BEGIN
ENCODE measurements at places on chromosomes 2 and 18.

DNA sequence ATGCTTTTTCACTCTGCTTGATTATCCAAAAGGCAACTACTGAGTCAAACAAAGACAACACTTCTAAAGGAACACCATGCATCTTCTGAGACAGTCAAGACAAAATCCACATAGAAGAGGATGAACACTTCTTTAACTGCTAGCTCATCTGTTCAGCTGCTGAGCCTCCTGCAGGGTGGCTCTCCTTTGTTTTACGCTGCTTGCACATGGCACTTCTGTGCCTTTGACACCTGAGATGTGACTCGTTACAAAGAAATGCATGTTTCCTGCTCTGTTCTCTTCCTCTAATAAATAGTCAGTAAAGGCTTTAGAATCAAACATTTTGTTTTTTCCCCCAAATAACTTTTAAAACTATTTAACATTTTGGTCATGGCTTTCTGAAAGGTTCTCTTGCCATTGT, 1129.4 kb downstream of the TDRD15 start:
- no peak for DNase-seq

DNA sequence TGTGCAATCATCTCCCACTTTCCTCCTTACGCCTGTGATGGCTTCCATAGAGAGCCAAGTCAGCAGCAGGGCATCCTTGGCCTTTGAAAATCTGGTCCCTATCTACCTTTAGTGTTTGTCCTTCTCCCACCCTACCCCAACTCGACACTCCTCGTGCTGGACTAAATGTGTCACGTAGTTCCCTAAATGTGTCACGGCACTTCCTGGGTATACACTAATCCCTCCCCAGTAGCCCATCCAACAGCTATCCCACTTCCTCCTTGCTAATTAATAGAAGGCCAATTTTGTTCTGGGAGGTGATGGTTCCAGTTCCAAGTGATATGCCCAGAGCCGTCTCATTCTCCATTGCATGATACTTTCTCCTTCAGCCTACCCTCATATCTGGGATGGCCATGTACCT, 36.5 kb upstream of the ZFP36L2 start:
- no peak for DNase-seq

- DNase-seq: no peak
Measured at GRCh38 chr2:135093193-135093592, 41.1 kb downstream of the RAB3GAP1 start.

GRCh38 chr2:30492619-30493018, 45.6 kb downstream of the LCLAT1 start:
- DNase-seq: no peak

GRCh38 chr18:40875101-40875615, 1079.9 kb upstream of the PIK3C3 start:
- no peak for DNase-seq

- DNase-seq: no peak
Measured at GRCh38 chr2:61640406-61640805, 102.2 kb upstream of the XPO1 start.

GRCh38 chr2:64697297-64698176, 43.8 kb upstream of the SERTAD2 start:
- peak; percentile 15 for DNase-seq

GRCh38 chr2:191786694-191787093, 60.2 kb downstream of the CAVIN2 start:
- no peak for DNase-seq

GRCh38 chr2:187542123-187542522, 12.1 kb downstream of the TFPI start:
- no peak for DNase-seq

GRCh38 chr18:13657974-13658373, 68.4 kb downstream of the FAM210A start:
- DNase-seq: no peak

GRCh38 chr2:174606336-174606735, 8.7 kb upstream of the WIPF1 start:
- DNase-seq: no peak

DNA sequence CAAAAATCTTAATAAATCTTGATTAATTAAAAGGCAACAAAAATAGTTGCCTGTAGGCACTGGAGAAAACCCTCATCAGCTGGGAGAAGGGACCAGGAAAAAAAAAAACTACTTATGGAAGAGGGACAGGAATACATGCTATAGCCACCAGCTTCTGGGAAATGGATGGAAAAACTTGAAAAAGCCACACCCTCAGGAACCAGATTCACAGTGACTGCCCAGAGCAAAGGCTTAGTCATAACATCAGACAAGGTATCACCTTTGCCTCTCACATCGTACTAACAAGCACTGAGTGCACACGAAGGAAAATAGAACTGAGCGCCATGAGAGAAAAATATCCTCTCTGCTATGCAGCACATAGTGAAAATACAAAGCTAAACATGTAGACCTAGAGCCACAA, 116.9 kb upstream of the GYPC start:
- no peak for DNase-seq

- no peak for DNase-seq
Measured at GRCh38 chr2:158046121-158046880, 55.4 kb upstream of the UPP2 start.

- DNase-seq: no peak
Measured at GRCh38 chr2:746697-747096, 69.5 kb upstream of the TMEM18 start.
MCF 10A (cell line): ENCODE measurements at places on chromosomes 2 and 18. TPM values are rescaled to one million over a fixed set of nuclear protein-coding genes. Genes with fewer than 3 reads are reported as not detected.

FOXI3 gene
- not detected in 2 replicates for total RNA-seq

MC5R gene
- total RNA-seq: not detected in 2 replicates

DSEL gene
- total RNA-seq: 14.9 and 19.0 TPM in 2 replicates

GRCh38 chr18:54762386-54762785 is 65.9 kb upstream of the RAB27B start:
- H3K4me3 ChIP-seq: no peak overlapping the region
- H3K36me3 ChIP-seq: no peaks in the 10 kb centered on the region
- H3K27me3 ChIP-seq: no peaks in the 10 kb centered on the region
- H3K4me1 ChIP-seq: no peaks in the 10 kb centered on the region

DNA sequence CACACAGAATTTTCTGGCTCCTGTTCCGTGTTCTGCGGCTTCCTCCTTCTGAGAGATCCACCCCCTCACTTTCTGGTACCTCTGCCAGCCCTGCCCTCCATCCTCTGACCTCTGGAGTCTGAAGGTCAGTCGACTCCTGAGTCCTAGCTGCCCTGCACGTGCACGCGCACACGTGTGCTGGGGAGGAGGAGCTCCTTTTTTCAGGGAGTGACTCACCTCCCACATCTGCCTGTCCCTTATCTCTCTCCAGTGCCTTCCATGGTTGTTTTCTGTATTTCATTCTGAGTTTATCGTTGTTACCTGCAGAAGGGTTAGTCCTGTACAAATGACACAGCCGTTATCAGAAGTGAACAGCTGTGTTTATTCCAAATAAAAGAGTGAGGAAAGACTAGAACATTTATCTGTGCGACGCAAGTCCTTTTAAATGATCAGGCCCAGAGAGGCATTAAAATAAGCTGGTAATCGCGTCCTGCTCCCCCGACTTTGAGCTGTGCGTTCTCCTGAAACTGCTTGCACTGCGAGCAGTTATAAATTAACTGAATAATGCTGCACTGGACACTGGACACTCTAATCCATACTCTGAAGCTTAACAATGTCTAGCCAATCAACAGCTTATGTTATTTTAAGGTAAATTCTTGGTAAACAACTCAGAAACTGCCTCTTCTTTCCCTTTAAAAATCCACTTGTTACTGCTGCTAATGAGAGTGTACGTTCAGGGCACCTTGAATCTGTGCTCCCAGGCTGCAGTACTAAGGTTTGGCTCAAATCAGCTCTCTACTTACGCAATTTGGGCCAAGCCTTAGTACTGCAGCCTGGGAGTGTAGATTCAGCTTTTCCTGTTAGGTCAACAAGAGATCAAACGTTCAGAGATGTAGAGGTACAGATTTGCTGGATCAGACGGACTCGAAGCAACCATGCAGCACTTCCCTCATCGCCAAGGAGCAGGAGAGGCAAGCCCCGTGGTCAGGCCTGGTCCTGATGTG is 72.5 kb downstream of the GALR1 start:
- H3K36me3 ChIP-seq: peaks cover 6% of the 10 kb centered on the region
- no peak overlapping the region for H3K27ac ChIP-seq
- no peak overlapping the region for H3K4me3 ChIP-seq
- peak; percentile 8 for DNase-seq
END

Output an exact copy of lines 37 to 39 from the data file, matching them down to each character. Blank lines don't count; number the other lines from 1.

GRCh38 chr18:54762386-54762785 is 65.9 kb upstream of the RAB27B start:
- H3K4me3 ChIP-seq: no peak overlapping the region
- H3K36me3 ChIP-seq: no peaks in the 10 kb centered on the region